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Lustreware Bottle

The place of manufacture of most lustreware is uncertain, but it seems likely that much of it was made in Kashan, Iran, where several potters signed or dated lustred pottery and tiles. Manufacture was at its peak during the second half of the 12th century and the 13th century.

This dish is made from fritware, the hard, white artificial fabric which revolutionised pottery manufacture in 12th century Iran. Fritware’s strength facilitated the creation of large pieces, but as it was a rather stiff and unpliable material, fritware vessels were generally moulded rather than thrown on the wheel. The fritware paste would be rolled out and pressed into a mould, and later scraped down when semi-dry to achieve the required thinness.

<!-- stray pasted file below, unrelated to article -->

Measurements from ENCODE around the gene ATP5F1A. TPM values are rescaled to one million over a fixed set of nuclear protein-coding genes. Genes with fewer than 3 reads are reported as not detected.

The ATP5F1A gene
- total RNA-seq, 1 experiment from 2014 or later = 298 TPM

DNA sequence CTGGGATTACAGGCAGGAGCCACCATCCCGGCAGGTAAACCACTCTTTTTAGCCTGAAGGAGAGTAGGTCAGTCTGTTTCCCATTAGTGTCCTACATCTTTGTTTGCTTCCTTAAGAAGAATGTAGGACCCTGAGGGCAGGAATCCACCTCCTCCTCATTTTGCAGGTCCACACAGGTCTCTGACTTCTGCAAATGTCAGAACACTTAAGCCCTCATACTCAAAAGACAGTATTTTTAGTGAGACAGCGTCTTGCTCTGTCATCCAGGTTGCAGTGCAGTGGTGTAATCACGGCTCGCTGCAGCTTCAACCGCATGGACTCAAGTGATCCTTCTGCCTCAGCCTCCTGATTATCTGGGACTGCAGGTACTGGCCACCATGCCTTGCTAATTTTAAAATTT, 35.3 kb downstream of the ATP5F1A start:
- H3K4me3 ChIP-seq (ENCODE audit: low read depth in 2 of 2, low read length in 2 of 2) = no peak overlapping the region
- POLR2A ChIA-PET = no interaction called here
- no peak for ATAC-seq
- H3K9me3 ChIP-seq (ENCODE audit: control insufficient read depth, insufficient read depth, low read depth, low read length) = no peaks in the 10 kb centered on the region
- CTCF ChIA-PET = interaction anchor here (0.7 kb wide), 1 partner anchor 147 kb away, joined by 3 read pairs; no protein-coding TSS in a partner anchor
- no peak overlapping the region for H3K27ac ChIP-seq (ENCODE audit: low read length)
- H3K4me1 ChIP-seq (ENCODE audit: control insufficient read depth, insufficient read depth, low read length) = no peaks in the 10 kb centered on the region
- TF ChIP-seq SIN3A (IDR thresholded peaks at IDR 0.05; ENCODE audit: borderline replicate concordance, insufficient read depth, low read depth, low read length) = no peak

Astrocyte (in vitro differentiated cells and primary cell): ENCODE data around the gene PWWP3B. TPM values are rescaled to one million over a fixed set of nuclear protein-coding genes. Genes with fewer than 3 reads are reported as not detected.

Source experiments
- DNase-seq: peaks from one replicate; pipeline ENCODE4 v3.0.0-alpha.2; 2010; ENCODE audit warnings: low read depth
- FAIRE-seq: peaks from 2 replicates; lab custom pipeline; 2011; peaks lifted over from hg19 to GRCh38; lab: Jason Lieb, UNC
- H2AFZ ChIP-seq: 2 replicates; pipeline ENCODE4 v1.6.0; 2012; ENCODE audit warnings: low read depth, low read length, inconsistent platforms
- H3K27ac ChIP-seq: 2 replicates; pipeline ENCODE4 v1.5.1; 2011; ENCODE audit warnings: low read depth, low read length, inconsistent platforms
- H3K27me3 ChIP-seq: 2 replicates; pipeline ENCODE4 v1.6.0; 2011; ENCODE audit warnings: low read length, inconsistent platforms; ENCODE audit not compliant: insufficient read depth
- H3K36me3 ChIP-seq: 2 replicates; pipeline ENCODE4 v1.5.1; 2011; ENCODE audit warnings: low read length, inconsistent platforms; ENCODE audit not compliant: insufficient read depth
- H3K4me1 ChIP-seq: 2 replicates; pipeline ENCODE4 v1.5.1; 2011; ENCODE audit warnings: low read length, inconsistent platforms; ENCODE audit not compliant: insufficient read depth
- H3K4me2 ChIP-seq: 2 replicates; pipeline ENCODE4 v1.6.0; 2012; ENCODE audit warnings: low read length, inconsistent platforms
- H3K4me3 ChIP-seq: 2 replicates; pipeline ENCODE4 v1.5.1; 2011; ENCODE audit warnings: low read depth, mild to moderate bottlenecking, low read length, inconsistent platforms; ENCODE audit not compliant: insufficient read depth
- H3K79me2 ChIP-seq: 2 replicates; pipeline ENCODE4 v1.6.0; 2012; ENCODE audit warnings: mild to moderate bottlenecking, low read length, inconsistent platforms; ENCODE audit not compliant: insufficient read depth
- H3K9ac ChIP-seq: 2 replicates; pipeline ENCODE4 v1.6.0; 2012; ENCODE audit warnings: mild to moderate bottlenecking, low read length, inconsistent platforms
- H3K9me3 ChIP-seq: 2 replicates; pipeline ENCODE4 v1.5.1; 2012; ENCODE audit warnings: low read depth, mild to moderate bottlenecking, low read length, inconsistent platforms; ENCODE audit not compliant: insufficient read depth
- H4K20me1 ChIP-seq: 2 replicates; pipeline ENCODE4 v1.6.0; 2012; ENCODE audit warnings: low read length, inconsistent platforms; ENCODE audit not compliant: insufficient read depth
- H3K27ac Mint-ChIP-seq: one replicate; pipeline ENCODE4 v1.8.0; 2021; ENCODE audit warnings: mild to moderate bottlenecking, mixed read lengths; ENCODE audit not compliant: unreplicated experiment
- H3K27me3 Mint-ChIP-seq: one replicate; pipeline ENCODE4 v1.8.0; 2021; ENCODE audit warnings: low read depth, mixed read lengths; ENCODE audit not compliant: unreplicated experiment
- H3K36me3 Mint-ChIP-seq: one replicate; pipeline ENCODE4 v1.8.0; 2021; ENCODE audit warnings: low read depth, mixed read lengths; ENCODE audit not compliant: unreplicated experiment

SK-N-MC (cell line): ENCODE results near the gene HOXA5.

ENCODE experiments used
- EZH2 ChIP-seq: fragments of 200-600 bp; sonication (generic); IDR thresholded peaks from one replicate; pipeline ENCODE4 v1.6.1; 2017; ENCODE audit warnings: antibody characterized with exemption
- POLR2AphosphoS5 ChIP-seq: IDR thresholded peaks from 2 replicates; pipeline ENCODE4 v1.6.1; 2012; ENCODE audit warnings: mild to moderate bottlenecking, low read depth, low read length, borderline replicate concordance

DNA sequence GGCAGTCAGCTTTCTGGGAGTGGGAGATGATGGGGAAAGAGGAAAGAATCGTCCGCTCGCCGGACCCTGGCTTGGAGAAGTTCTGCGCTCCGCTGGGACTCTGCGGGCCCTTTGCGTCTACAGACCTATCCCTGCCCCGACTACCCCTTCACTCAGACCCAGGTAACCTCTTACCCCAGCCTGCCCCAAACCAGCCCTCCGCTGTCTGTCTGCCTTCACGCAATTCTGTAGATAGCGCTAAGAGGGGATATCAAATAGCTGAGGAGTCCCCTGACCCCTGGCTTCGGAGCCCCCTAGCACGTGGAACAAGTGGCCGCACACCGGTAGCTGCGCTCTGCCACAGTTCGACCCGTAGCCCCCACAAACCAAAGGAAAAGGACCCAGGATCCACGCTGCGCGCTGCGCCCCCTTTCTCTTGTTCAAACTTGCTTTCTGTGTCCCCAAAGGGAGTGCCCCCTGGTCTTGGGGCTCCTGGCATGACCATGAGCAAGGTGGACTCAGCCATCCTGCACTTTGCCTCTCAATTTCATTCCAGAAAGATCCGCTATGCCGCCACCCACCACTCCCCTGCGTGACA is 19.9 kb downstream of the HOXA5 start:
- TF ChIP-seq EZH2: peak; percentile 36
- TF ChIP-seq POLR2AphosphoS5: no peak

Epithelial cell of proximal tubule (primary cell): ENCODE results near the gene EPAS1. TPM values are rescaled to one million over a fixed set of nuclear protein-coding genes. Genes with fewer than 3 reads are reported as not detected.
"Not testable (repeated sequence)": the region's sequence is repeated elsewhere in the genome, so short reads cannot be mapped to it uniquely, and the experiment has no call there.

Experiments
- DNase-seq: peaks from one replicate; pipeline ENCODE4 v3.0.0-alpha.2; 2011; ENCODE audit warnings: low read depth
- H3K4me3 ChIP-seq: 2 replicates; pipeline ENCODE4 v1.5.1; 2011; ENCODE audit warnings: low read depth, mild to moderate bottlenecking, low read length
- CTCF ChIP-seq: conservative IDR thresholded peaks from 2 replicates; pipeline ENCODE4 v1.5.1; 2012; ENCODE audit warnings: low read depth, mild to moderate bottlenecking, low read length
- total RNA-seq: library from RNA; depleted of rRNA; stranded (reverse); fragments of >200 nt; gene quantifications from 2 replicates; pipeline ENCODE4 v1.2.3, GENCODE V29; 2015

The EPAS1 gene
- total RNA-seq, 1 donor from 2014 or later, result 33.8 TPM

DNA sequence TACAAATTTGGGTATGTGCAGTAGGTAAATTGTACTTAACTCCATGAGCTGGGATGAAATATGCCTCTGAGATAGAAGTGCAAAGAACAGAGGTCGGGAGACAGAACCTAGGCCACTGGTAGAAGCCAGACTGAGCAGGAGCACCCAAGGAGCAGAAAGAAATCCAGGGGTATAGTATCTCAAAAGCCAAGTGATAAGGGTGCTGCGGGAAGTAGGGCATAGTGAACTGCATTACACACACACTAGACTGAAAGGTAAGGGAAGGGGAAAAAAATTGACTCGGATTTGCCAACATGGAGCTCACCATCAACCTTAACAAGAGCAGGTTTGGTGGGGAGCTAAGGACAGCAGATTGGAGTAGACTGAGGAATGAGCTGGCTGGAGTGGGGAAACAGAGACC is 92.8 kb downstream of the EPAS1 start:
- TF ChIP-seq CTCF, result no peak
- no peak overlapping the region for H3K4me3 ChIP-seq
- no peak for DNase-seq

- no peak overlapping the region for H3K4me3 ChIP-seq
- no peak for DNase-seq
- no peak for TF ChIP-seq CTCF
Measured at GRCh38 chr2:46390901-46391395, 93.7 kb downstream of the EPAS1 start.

The lustre pigment, containing silver and copper oxides, ochre, and either vinegar or grape juice, was painted onto the pottery over the fired glaze, and was then fired again at a low temperature. During this firing the oxygen in the kiln was reduced by stoking the fire to produce a smoky atmosphere, and this caused the metals to adhere to the surface. After firing, the pottery was cleaned to reveal the splendid iridescence of the lustre. The dark brassy colour, typical of lusterware pieces from Kashan, indicates that silver rather than copper oxide was used in the manufacture of this lustre glaze.